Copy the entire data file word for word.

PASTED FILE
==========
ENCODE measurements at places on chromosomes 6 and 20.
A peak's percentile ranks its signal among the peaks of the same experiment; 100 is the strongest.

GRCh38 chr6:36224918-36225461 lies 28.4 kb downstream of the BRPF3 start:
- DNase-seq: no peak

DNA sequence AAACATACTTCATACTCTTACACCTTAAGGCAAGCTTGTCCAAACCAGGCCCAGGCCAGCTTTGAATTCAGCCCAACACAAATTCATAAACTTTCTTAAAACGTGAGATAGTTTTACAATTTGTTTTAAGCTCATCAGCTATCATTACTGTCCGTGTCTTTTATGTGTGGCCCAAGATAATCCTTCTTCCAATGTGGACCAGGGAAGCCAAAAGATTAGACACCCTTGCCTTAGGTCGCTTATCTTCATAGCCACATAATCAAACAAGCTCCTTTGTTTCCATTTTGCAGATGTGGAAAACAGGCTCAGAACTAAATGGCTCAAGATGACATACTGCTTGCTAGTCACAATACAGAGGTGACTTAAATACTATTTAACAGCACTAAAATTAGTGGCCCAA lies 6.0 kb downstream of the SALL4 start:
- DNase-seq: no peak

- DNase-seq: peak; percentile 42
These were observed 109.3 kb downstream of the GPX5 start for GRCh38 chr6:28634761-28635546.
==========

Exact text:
ENCODE measurements at places on chromosomes 6 and 20.
A peak's percentile ranks its signal among the peaks of the same experiment; 100 is the strongest.

GRCh38 chr6:36224918-36225461 lies 28.4 kb downstream of the BRPF3 start:
- DNase-seq: no peak

DNA sequence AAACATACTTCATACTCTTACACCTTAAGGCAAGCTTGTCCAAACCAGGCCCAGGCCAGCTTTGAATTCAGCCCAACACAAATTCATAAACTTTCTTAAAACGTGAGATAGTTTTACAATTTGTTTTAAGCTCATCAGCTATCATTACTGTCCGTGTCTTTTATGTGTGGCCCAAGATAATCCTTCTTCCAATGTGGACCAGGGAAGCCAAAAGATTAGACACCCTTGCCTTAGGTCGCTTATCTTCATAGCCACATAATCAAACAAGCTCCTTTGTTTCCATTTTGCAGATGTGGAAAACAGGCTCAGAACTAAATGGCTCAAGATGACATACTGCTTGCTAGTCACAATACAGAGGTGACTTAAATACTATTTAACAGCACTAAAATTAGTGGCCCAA lies 6.0 kb downstream of the SALL4 start:
- DNase-seq: no peak

- DNase-seq: peak; percentile 42
These were observed 109.3 kb downstream of the GPX5 start for GRCh38 chr6:28634761-28635546.